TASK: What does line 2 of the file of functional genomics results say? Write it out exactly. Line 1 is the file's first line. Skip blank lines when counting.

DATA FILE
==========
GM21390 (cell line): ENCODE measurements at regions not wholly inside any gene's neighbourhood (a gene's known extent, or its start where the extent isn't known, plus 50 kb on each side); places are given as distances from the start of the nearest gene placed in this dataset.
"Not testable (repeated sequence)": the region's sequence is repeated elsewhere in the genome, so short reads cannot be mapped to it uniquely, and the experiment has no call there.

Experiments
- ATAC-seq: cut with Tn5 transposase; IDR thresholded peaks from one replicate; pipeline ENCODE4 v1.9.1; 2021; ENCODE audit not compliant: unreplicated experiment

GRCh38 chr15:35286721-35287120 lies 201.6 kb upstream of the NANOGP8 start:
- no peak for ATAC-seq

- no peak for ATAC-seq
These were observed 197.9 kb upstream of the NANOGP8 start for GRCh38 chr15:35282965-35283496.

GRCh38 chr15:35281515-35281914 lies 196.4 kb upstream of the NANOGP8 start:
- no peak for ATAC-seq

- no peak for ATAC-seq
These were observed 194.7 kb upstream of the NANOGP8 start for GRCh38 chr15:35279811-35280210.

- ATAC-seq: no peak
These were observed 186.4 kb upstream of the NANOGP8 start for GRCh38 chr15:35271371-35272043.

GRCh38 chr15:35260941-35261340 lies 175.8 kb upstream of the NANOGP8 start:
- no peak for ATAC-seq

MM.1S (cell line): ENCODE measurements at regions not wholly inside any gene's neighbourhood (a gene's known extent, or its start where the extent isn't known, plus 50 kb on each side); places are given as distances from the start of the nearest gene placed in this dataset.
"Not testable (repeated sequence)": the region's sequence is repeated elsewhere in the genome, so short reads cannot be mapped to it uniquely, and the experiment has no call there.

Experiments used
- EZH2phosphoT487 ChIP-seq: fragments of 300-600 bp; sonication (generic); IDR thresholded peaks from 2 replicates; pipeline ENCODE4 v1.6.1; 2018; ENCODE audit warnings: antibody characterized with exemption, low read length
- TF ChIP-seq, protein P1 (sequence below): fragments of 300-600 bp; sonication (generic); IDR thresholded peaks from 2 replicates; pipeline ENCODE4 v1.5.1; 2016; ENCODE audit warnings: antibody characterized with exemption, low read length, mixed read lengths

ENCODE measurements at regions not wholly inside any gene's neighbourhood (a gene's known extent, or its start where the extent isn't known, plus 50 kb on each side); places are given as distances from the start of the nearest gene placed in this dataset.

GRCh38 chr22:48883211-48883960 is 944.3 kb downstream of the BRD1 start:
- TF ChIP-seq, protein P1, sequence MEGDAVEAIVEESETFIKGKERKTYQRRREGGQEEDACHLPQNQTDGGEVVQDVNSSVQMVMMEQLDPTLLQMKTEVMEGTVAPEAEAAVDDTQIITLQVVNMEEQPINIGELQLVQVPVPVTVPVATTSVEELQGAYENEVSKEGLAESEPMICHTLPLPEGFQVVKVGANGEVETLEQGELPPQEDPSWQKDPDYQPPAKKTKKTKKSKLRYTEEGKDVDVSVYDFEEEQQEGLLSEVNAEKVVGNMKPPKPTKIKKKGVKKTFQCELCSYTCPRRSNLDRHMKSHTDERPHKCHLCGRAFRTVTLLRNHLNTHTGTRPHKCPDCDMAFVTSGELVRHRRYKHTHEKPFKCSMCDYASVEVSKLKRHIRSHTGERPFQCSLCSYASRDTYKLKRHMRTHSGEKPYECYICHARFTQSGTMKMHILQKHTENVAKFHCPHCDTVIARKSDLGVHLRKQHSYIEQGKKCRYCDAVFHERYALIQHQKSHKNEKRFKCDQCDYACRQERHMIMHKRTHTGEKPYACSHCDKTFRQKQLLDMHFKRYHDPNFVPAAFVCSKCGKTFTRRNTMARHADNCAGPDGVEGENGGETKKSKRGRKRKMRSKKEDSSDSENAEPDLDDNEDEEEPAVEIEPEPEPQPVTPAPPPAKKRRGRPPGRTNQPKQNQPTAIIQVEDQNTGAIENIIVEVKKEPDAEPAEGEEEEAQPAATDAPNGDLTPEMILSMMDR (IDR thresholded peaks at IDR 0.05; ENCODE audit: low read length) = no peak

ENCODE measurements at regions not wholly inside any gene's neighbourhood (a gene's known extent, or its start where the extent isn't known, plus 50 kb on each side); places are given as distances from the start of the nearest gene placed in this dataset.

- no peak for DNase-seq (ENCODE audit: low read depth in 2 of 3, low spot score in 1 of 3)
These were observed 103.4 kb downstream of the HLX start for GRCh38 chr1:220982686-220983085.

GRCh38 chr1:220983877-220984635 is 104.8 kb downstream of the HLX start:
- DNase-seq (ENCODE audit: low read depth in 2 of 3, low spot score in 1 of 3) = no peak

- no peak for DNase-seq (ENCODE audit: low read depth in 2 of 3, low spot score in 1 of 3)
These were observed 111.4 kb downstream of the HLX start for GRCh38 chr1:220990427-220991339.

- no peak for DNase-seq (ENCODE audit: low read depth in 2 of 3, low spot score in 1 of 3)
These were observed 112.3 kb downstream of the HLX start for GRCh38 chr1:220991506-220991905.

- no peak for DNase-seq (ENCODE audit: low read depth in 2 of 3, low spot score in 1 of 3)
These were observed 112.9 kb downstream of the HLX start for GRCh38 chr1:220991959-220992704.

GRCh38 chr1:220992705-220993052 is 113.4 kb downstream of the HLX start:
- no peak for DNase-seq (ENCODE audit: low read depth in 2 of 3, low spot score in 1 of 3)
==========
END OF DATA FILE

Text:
"Not testable (repeated sequence)": the region's sequence is repeated elsewhere in the genome, so short reads cannot be mapped to it uniquely, and the experiment has no call there.